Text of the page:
Poor Uncle Wu! A simple invitation gets muddled in translation, and then he wonders whether anybody in Canada gets enough to eat! This funny story of a mixed-up invitation shows two families, each desperately trying to be polite to the other, without much success.
Some of my funny stories are from when we first arrived in China in the early 1990s. Two of the first friends we met outside of the university were Uncle Wu and his wife.
Uncle and Auntie were dignified, well-educated people in their 60s. They were very friendly and spoke a bit of English, which was very helpful since my wife and I had not yet been to language school. Our Chinese vocabulary at that time consisted of a couple dozen phrases.
Having visited Uncle Wu's family at their home, we decided to invite them over for dessert one evening to express our appreciation for the way they had welcomed us to China.
Since it was just dessert, we invited them to arrive around 7:00pm. Unfortunately, they understood the invitation to be for a full dinner, figuring that Canadians simply ate later than a typical Chinese family.
Uncle Wu, Auntie, and their adult daughter arrived at 7:00 with
appetites, without having had any supper at all. I think they might
have intentionally avoided eating to be sure they had room for the
scrumptious, huge Canadian dinner that awaited them.
(Surely those large foreigners must eat a lot of food, eh?)
As we obliviously welcomed them to our home, the disappointed trio looked wonderingly at a single plate of cookies and a small pan of brownies.
(This is all they eat?)
They asked whether Canadians always eat like this.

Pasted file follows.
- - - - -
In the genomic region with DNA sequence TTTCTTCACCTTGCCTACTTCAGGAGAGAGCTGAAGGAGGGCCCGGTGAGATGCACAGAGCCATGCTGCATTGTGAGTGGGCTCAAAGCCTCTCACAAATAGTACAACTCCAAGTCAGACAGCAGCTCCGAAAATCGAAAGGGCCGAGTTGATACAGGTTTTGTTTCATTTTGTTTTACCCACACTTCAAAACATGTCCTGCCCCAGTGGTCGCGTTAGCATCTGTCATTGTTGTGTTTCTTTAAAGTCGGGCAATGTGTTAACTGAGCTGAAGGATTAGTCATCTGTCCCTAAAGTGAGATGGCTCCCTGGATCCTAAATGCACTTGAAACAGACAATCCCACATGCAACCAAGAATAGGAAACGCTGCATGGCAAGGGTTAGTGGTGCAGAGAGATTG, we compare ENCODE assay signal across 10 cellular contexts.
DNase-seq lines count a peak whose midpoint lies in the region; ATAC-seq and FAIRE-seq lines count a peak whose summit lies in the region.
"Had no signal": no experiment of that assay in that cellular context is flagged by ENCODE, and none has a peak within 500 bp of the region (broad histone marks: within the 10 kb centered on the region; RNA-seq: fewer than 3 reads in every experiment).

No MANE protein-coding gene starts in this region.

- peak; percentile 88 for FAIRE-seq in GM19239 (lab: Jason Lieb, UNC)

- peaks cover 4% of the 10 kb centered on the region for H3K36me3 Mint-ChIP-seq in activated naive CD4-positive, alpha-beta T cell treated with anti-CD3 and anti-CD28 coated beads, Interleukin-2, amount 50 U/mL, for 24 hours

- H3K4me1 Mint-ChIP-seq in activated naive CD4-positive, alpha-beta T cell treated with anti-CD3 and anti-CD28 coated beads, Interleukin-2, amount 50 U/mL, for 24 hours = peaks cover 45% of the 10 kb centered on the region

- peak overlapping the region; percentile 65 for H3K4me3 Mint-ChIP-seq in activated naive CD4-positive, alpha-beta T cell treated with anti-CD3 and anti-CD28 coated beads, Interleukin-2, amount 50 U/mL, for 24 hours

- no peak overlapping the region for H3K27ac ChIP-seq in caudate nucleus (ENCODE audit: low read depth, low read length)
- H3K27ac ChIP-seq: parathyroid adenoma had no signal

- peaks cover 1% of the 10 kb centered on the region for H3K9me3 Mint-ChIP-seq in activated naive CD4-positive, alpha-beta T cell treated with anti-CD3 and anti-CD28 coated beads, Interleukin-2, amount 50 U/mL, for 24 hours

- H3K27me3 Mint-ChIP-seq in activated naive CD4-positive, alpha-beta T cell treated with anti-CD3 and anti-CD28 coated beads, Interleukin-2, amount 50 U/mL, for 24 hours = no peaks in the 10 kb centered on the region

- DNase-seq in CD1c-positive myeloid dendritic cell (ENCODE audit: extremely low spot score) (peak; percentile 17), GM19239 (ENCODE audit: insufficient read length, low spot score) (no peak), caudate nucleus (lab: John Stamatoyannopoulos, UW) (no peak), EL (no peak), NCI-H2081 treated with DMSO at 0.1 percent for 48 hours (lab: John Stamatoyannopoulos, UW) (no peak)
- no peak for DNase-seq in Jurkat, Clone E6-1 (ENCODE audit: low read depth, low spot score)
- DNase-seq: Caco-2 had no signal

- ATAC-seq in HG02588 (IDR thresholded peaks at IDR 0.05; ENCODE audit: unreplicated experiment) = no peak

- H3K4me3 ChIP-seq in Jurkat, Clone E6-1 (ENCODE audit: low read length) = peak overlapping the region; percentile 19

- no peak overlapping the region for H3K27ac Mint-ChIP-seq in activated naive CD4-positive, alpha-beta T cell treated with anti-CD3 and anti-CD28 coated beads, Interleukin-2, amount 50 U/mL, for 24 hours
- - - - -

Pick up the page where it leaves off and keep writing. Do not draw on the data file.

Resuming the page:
(How do you get so fat?)
Snarf!! The goodies were gone in about 2 minutes and they were politely sitting there, stomachs rumbling, hoping against hope that Canadian tradition had dessert before the main course. "Tell us about your family dinners in Canada."
(Please tell us there's more to it than this...)
About then, despite the language barrier, we got the hints and realized what had happened. Oops! My wife quickly got some crackers and a sandwich or two ready, which were pounced upon so quickly that I don't remember my wife and I eating anything at all.
Apparently, the concept of a light dessert visit was outside of their experience. I apologized for the misunderstanding and we all had a little laugh about cultural miscommunication, but after another 15 minutes or so of polite chatting, they "left".
Actually, they rushed off like a wolf pack eager to leave the barren lands and hunt down a flock of sheep. Large, succulent sheep. Many of them.
A postscript to the story is that we invited them back a few weeks later, determined to make amends and emphasizing that this time we would feed them a real Canadian dinner.
We prepared about three times as much as the five of us could hope to eat. This time, we all had enough to eat, particularly since the meal was supplemented by a whole roast chicken that Uncle Wu unexpectedly brought along, just in case.